7. SixApart overhauls MovableType, becomes a player again
SixApart has done some great things this year, and despite my history with the company (and probably even to this day me not being overly popular there) I can say at the close of 2008 that they’re now one of my favorite companies in the space. The release of MovableType as open source opened the community door at SixApart, but the platform still lacks for user friendliness…particularly with templating.
My prediction is that seeing how successful WordPress continues to be, SixApart will release a new version of MovableType, or even a completely new, PHP based blogging platform that will take the good fight to WordPress. SixApart is already working hard in development, having recently released a lifestreaming platform, I’m betting even better is ahead.
8. Widget providers will fall
There has been far too many blog widget providers in the market for far too long, and with 2009 going to be tough for funding, many will fall. No names, because I don’t know the economics of each, but this space most consolidate.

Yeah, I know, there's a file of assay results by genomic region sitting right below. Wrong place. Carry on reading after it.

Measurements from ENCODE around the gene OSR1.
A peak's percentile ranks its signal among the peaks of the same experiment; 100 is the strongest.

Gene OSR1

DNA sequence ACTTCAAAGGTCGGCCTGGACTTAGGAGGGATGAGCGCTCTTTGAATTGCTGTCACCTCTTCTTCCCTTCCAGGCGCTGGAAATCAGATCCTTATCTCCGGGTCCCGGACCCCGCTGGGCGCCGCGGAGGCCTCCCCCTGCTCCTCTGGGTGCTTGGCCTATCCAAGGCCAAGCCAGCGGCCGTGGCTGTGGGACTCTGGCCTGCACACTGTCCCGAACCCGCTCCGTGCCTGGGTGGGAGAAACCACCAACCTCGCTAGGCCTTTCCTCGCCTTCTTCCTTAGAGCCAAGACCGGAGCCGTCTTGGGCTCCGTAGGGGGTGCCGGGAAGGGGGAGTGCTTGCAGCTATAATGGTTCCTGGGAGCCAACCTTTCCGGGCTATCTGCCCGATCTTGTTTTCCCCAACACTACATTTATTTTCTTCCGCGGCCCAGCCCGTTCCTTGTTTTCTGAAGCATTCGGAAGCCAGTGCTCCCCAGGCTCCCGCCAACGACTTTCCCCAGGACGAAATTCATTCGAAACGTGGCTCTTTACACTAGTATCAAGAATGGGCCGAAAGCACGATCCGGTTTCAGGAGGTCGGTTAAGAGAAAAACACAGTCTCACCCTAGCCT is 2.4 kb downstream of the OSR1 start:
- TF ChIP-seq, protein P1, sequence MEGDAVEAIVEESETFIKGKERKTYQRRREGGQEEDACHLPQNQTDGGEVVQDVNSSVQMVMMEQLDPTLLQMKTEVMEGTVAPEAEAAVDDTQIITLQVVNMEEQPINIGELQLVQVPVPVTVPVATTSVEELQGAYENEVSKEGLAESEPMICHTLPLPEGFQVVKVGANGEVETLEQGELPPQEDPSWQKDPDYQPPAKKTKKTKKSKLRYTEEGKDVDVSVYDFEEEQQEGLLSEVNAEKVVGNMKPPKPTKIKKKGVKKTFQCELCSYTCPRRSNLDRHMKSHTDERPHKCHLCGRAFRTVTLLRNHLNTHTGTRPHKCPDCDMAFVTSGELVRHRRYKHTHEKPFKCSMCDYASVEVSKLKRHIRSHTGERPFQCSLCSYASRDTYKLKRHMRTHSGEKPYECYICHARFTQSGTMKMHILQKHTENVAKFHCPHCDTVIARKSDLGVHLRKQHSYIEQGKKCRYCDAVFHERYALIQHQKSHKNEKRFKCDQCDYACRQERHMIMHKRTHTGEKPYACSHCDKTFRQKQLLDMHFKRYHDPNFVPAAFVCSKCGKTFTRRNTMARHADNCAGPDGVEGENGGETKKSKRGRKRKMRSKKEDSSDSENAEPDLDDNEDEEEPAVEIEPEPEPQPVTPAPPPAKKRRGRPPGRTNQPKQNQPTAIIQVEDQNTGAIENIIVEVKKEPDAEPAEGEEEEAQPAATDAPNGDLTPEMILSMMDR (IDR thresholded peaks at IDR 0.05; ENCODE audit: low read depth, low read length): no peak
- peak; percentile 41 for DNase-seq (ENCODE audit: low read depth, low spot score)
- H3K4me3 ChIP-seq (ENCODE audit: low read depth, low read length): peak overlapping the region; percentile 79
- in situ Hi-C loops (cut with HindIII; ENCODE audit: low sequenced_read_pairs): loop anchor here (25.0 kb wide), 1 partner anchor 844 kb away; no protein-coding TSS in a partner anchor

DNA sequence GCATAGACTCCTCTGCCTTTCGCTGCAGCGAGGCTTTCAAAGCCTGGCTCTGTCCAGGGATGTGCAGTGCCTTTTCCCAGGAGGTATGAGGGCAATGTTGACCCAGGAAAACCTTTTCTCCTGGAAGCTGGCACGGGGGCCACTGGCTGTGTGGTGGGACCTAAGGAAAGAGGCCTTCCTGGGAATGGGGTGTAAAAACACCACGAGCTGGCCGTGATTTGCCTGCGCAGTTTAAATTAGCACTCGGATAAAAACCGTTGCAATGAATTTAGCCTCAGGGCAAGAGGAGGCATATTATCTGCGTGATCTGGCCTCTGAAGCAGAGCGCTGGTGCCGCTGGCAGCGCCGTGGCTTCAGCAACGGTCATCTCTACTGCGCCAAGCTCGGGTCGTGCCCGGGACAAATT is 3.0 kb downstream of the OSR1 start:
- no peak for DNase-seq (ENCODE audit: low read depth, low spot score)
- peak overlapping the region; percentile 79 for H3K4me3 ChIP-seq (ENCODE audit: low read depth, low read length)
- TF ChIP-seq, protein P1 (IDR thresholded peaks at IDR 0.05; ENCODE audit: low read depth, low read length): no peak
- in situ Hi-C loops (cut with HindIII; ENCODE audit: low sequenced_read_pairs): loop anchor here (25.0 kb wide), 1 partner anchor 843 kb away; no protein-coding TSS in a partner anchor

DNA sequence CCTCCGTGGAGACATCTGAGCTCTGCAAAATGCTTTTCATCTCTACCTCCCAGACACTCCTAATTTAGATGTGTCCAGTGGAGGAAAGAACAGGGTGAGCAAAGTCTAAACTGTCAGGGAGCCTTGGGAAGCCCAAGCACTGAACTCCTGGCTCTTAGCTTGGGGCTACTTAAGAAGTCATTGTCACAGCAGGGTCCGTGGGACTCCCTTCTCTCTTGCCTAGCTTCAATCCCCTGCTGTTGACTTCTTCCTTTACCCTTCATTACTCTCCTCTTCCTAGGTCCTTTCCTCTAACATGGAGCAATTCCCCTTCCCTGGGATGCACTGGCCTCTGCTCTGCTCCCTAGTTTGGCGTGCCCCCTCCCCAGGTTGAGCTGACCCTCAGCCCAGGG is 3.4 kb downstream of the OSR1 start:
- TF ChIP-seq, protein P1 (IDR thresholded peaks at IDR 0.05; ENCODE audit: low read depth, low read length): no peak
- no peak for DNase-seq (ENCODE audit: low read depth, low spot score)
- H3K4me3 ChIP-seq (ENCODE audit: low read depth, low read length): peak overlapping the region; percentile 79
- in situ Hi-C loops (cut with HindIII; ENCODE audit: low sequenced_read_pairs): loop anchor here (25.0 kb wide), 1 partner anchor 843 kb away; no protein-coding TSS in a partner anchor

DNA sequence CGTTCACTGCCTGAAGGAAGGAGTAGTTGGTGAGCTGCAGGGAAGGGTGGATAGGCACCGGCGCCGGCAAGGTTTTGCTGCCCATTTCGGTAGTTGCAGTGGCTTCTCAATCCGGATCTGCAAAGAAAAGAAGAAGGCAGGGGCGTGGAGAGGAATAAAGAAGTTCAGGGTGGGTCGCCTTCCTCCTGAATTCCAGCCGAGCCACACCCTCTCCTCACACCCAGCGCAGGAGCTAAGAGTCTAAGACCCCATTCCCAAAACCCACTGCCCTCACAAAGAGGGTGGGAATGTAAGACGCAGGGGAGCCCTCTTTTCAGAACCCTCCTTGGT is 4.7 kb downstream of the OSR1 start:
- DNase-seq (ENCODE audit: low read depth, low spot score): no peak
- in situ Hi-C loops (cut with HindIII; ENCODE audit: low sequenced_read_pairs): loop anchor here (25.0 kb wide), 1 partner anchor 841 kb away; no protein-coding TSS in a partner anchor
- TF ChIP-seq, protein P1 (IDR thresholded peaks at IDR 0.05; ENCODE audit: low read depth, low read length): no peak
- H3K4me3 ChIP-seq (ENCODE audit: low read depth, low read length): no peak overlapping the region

9. Old Media will acquire a record number of blogs
Blogging as a business proposition becomes even more appealing in 2009 due to its low costs and high appeal. Old media is about to face its worst year on record, and those with cash to spare will acquire blogs in an attempt to broaden their business base online.
My guess in tech blogging is that we’ll see at least two A-list blogs/ blog networks acquired. Silicon Alley Insider is top of my list: lean operation, high yield readership even with the economic crisis, and a nice fit in with a newspaper group or TV station. NBC or News Corp for the buy. Mashable and VentureBeat possibles; I like Mashable on the acquisition front because of the broader appeal and higher traffic.
Below the top we’ll see lots of smaller acquisitions, strategic plays where blogs join the bigger entity in a complimentary fashion.
Also don’t rule out advertisers and advertising firms buying in the space either; what better way to place advertising than to own the place you want to advertise.
10. The Inquisitr will become Australia’s largest independent blog by traffic
Actually, it might already be close, hard to tell. News Ltd newspapers will threaten to sue us again, we’ll continue to not link to them, and if I’m really lucky, Fairfax (Australia’s second largest newspaper group) might take a stake, presuming they don’t fold in the mean time. That will give us access to AFP/ AP and Reuters content, and allow us to grow to 10 million page views. About mid year we’ll run topless photos of a celebrity and get blocked by the Australian Government’s Great Firewall of Australia, resulting in a large VPN bill for me to run the site….or we’ll relocate to New Zealand